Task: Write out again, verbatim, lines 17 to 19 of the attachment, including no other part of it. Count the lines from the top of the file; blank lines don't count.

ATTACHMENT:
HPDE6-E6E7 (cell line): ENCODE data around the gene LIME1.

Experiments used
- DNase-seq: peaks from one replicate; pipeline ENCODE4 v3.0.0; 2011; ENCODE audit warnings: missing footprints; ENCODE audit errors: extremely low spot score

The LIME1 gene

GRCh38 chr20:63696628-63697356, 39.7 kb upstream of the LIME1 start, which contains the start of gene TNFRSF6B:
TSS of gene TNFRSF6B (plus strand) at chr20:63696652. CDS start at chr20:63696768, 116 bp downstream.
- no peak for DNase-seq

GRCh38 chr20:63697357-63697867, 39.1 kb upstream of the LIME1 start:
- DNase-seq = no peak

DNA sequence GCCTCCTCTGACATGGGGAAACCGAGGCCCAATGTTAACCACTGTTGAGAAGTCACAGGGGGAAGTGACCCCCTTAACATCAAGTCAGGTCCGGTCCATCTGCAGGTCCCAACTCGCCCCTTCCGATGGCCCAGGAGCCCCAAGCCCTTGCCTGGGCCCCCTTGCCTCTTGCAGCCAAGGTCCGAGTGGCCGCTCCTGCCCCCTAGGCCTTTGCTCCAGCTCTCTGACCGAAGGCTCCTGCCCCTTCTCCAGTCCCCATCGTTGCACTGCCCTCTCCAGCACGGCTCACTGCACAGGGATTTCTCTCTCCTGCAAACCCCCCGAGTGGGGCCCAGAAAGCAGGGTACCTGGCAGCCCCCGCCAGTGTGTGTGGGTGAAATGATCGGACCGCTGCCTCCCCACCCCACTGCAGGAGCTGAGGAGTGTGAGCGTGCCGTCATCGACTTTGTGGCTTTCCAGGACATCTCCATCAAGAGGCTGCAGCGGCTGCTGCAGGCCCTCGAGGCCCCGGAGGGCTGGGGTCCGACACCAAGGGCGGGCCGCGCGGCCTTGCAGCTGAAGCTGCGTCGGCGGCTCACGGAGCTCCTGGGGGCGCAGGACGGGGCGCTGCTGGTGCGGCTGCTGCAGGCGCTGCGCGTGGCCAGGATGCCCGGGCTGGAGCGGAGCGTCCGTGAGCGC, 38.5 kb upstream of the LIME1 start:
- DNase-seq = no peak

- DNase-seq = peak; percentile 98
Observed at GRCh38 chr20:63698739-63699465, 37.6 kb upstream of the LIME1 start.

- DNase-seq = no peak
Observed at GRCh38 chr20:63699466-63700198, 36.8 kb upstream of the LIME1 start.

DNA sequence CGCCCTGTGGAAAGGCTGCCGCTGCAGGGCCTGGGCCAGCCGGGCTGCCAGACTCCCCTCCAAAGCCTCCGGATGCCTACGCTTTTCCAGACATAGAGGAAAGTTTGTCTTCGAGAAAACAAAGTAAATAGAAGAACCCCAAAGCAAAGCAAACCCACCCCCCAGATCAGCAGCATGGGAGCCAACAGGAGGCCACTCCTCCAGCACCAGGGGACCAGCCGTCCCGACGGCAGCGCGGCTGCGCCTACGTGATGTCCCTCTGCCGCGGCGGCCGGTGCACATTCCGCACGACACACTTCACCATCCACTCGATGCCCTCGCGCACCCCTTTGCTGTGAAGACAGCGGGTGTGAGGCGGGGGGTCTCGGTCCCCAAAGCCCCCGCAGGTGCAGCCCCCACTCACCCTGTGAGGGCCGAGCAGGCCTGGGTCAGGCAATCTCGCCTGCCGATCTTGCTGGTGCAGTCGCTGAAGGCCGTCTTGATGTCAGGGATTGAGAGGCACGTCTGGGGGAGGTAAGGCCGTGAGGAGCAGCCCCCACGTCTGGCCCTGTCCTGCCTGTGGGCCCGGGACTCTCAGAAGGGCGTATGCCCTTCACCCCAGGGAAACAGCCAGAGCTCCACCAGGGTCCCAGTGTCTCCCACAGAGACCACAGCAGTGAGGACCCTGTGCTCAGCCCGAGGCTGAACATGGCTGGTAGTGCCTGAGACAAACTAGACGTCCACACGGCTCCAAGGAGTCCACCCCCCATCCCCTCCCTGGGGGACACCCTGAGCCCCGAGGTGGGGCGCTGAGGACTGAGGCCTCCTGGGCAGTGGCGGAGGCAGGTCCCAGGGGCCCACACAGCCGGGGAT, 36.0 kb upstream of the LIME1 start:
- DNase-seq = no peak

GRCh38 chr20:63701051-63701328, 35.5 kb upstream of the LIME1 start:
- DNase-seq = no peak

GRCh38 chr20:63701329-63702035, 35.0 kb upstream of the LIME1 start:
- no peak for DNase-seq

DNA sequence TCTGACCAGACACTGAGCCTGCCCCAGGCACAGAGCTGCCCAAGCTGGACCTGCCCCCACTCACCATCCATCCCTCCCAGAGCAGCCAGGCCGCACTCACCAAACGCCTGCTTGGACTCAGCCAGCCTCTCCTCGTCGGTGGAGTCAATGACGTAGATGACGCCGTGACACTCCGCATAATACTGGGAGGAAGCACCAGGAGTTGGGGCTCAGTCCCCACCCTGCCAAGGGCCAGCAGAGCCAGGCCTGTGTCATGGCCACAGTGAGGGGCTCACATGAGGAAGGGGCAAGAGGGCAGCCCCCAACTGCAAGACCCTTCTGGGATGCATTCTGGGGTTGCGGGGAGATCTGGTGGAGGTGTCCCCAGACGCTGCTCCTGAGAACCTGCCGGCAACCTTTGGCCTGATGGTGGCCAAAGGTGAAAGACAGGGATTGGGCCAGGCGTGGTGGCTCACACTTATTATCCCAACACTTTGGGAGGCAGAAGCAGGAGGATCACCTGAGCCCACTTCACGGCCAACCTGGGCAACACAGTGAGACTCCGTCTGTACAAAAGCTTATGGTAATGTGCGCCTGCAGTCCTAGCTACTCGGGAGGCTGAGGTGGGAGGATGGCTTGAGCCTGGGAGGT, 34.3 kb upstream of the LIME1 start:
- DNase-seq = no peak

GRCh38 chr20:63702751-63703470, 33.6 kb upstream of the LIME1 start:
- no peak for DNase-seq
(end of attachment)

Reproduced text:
- DNase-seq = no peak

GRCh38 chr20:63701051-63701328, 35.5 kb upstream of the LIME1 start:
- DNase-seq = no peak